Responses to “I, Too, Am Oxford” campaign stifle experiences of racism


Staff Writer


By Alexa J. Williams '14, Graphics Editor

By Alexa J. Williams ’14, Graphics Editor

A stoic South Asian woman holds up a whiteboard as she leans against a stone building on the campus of Oxford University in England. The board reads, “‘Wow, your English is great!’…‘Thanks — I was born in London.’” Throughout the “I Too, Am Oxford” Tumblr page, there are many more photos of minority students at Oxford.

A black woman stands with a whiteboard that states, “No, I’m not on scholarship from Africa,” and another minority student captions her photo, “You do know they only accepted you because you’re black #coolstorybro.”

In order to promote racial awareness, over 90 Oxford students participated in the “I Too, Am Oxford” campaign.

Fearing that minorities would be discouraged from applying to the university, a group of students began a second photo initiative on campus. Featuring 16 posts on its own Tumblr, the “We Are All Oxford” website shows students clutching whiteboards with encouraging statements, including “Our JCRs (College Student Bodies) have equal opps reps: ethnic minorities, LGBTQ, international students” and “The Moritz-Heyman Scholarship Programme offers extensive financial support to students from low income households.”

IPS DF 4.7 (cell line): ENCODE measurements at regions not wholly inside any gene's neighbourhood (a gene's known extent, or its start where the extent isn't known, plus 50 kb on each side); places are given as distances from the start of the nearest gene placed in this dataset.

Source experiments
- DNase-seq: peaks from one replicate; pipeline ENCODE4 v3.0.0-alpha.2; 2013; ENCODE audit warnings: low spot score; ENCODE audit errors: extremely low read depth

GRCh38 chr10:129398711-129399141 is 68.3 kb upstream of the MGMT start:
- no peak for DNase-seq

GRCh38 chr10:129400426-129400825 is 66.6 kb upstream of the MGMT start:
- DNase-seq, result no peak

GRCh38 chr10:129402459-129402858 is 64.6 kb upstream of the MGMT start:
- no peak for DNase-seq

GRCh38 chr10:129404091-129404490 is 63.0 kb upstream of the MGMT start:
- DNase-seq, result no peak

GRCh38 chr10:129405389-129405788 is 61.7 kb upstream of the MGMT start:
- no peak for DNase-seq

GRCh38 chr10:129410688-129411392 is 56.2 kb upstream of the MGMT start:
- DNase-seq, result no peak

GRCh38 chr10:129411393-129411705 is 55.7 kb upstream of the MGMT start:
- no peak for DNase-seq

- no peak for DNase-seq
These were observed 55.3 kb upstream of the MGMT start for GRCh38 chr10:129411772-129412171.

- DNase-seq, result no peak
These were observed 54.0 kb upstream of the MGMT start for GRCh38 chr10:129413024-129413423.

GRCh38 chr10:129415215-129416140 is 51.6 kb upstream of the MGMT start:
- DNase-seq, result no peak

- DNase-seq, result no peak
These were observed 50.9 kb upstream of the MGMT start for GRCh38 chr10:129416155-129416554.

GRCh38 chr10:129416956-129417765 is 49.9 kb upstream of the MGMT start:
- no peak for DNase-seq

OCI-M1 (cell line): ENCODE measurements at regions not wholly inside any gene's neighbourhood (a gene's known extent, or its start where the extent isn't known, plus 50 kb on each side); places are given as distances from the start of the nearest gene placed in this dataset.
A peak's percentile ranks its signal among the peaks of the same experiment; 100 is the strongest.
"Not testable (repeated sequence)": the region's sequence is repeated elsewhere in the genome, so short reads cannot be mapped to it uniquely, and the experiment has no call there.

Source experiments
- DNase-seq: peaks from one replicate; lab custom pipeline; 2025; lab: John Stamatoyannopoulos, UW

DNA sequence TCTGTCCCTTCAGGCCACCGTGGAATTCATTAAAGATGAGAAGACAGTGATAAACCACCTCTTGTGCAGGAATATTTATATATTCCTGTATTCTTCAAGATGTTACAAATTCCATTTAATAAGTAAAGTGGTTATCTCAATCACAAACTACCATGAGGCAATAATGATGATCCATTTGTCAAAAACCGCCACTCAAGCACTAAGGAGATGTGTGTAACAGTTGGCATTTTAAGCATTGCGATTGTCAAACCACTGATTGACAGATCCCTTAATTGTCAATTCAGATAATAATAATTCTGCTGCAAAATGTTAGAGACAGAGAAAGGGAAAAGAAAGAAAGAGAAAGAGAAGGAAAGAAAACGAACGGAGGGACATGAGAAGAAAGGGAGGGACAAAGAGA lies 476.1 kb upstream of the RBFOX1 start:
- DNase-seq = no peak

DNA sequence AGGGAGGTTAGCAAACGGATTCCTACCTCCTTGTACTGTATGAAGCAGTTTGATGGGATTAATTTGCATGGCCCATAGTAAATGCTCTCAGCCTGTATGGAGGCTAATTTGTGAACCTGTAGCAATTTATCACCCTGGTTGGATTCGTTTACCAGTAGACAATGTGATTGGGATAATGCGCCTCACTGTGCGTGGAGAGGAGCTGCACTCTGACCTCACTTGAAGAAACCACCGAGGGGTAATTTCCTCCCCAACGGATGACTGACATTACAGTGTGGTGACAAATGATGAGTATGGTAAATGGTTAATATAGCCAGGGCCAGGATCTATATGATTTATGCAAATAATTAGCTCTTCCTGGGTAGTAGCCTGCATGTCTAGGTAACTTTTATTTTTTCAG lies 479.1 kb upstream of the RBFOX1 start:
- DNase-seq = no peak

However, the largest problem with “We Are All Oxford” is that it compares statistics and institutional structures to personal experiences of racism. The well-intentioned campaign aims to provide the full picture, but it inadvertently speaks over people that have felt isolated and cornered because of others’ perceptions of their identities.

The “I Too, Am Oxford” campaign encompasses photos featuring racist remarks, micro-aggressions and communal discontent. Oxford’s minority-identifying students, primarily of African or Asian descent, launched the photo-shoot campaign, inspired by the Harvard initiative, “I, Too, Am Harvard,” in early March. Kimiko Matsuda-Lawrence, an undergraduate student at Harvard College, created the Harvard photo initiative to illustrate the personal experiences of over 60 black students.

Expanding to include more minority groups, the “I Too, Am Oxford” project seeks to express the need for campus discussion on issues relating to identity and the need for real institutional change. Although the Tumblr blog does not elaborate on what the change may entail, it does emphasize the desire for open dialogue.

The advent of the second blog has triggered controversy, posing the question of  whether or not the blog attempts to nullify student’s experiences of racism on campus. While “We Are All Oxford” does not deny the presence of racism on Oxford’s campus, it does provoke a more general question relevant to any college campus.

“My view is that the ‘We Are All Oxford’ Tumblr is misguided — if probably well-intentioned — and that denying experiences of racism is not the correct way to improve access to the university,” stated the Oxford University Student Union President Tom Rutland.